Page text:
The can-do spirit that has characterized India over the past decade is taking a beating
While this is hardly surprising given the policy paralysis that is crippling the economy, it suggests that any attempt to steady the course will need to capture the imagination of people both inside and outside India. This is not the time for half measures and the government will need to act boldly if it is to lift sentiments.
India’s ailing airline industry is a case in point. Several airlines are drowning in debt and whether they can be turned around depends to a large extent on how the government handles the crisis in the industry.
An analysis of the regulatory and fiscal challenges faced by the airline industry in this issue’s Cover story (page 17) reveals that the government can do a lot to course correct. Top of the list is to reduce and standardize taxes on aviation fuel but, as Amber Dubey at KPMG-India suggests, this may be difficult given the political realities of India.
The government is also being lobbied to allow foreign direct investment by foreign airlines, though the jury is still out on whether this would be forthcoming or even effective. Saroj Datta, a former executive director of Jet Airways, believes that such investment “may be useful and may help, but not if government comes up with regulations against a carrier flying a particular route or if it continues to be the mother of Air India”. Clearly the piecemeal policy making that has characterized the government’s approach to aviation cannot continue if the airline industry is to soar again.
Writing in Vantage point (page 16), the director general of the Confederation of Indian Industry, Chandrajit Banerjee, makes a similar point: “India can only revitalize its economy and attract new investments through serious sectoral reforms. Failure to do so will cause stagnation and drive businesses away.” Strong words that feed into the growing debate about how best to forge a way forward.
But not all arms of the state can be criticized for lacking resolve. Some – such as the Securities and Exchange Board of India (SEBI) – continually update and review their policies, although they may not always get it right. As we detail in this month’s What’s the deal? (page 33), SEBI recently decreed that capital market offences which could earlier be settled through consent orders will now need to be resolved in the courts.
The change in the rules may be intended as a warning to offenders, but it seems likely to be counterproductive – not least because it will add to the burden of an already overburdened court system. As Akil Hirani at Majmudar & Partners remarks, “the eventual result may just end up being prolonged litigation with an eventual overturning of SEBI’s orders”. None of this augurs well for capital markets or investor sentiment.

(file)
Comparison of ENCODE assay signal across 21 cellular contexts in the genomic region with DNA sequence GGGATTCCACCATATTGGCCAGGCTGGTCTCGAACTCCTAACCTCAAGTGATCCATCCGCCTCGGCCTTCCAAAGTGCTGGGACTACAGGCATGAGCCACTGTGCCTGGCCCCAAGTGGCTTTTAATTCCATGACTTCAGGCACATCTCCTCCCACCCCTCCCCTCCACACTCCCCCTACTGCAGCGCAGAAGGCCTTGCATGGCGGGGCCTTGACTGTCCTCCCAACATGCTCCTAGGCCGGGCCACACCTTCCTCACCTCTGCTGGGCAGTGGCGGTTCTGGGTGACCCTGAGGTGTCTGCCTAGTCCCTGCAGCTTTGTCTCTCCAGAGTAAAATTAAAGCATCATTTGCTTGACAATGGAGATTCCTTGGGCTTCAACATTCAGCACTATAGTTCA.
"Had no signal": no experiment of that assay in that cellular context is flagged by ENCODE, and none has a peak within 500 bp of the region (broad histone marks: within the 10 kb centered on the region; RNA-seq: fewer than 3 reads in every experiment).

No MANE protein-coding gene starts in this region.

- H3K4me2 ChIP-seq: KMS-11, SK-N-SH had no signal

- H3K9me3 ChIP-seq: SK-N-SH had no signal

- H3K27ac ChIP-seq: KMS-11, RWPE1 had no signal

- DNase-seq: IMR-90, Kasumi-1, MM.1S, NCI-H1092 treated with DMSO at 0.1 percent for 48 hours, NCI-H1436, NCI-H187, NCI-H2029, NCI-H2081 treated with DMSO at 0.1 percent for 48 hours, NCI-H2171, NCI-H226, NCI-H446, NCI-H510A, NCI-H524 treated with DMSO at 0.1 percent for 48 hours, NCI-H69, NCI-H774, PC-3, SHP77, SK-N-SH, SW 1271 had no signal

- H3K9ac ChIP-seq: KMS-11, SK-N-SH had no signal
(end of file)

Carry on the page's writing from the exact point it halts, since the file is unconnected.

Investors have also been left confused by inconsistencies in policy about put options, which provide a useful exit mechanism for foreign institutional investors. While the Reserve Bank of India (RBI), as the country’s foreign exchange regulator, has a non-official policy against put options, the Ministry of Finance, which lays down broad investment policy, has a diametrically opposite view.
In No way out (page 29), Umakanth Varottil, a professor of law at the National University of Singapore, describes how the use and enforceability of put options is not clear-cut in Indian law. Varottil argues that unless the RBI reexamines its position, which curtails exit options for foreign institutional investors, there will be “a chilling effect on foreign investments into India”. Will this dire warning fall on deaf ears?
One sector in which peoples’ concerns haven’t fallen on deaf ears is real estate. Indeed, in this issue of India Business Law Journal several real estate lawyers are listening intently to the industry’s key clients (Real estate riddles, page 23). In what is essential reading for everyone with an interest in the real estate sector, a specially assembled panel of lawyers provides detailed answers to a range of questions posed by the corporate counsel of Kotak Investment Advisors, Larsen & Toubro and Jones Lang LaSalle.
This has been a challenging year for India and for foreign law firms which do India-related work despite being firmly shut out of the Indian legal market. With increased competition for such work, several new firms have joined our rankings.
As in previous years, our coverage reveals the top 10 foreign firms for India-related work, as well as 10 key players, but five new places have been created for significant players, bringing the number to 15. We also highlight 25 regional and specialist law firms and 40 firms to watch that we believe in-house counsel should keep well within their sights.
This issue of India Business Law Journal marks the start of our sixth year of publication and of bringing meaningful analysis and practical advice to our readers. Since our first issue in June 2007, we have strived to make sense of complex transactions and regulations, and to bring clarity to areas of confusion or ambiguity, while also seeking to foster debate on key issues.
The past five years have been both a challenge and a privilege, and an experience that all of us at India Business Law Journal have enjoyed immensely. As we mark this important anniversary, we would like to thank our readers, our contributors, our advertisers, our correspondent law firms and our editorial board members. We look forward to continuing to serve you in the years ahead.